It's easier than ever to sip local this holiday season.
Whether you're ready or not, here come the holidays.
9NEWS teamed up with two local wine enthusiasts/experts to bring you tips and recommendations to impress your guests with vino this season. We caught up with Kyle Schlachter, outreach coordinator for the Colorado Wine industry Development Board, and owner of Infinite Monkey Theorum, Ben Parsons.
This Thanksgiving or Christmas, it's easier than you think to bring some local Colorado wine to the table. We're here to show you how.
TURKEY -- Syrah and Rosé
Anyone hosting a Thanksgiving dinner knows the turkey is the entree we've waited all year for. Once you've got that down, it's time to find the beverage that will complement your bird best.
Kyle's pick: Syrah from Bookcliff Vineyards in Boulder
"I think a Syrah is a great wine to go with turkey because it's kind of got a roasted character and some good fruit notes that match the roastedness of the turkey."
"I think the important thing to remember about Thanksgiving dinner is that it can be really quite heavy. So sometimes you need something bright and fresh and crisp that has good acid to cut through it. This roséis full of cherries and strawberries and amazing aromas and has enough acid to kind of cut through that dark meat in the turkey, but could also pair well with the cranberries or the stuffing."
POTATOES -- Traminette
Mashed potatoes, baked potatoes, roasted potatoes -- There's a good chance you'll have some of Idaho's finest on your table.
Kyle and Ben's pick: Fox Fire Traminette
Kyle: "A traminette is kind of like Riesling. It's related to gewürztraminer, so you're going to get a little bit of spice with some peach and pear flavors that would go through the whole meal."
Ben: "When we're making mashed potatoes, we like to overload it with butter and cream and everything decadent and really rich flavors. So you need something that has balance and acidity to cut through it."
PUMPKIN PIE -- Spiced mead
Kyle and Ben's pick: Rocky Mountain Vineyard Spiced Nektar Mead
All pies are great, but pumpkin pie (along with pumpkin spiced EVERYTHING) really has its time to shine during the fall and early winter.
Kyle: "They use some spices that will kind of remind you of a pumpkin pie. I think this will be an interesting pairing for people who don't want a heavy port or a real sweet white. This would lend itself to pumpkin pie. Or people who aren't interested in wine generally."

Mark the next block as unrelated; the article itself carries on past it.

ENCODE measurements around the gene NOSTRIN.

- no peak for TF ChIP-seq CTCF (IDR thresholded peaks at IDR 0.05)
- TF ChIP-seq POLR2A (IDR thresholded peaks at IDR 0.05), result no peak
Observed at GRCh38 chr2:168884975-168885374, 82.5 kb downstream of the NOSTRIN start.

If you somehow got out of planning and hosting the holiday get together this year, you're not completely off the hook. It's customary to bring along a bottle of the best. We know those choices are endless, so here are two suggestions.
Kyle's pick: Whitewater Hill Reserve Cabernet Sauvignon
If you can't snag this exact wine, Kyle says pay attention to the word "reserve" on the wine label. But before you buy, do your research.
"Most of the time when you see reserve on a wine label, it really doesn't mean anything. But this time is the first time [Whitewater Hill has] done a reserve cabernet. If you see reserve on the wine label, it makes something a little bit better that the winemaker held back. That would be something to impress people at a party with."
"It's bone dry and it's got these delicious, beautiful bubbles. Get the party started; crack open a bottle and enjoy yourself."
Maybe you're shopping for or hosting someone who isn't that into wine. Cider is great way to satisfy everyone. Also, it's gluten-free!
Kyle's pick: Colorado Cider Company Radl'ah Session Cider
"Cider is actually wine. It's just wine made from apples or pears. The Radl'ah is apple cider with lemon grass and lemon balm. So it kind of bridges the gap between beer and wine."
Ben's pick: Infinite Monkey Theorem Dry Hopped Pear Cider
"It's kind of a cross over product between a beer and a wine. This is really sessionable. It's bone dry. There's no residual sugar in this cider so it will really pair well with pretty much everything on the table."
We want your feedback. What's your go-to wine for the holidays?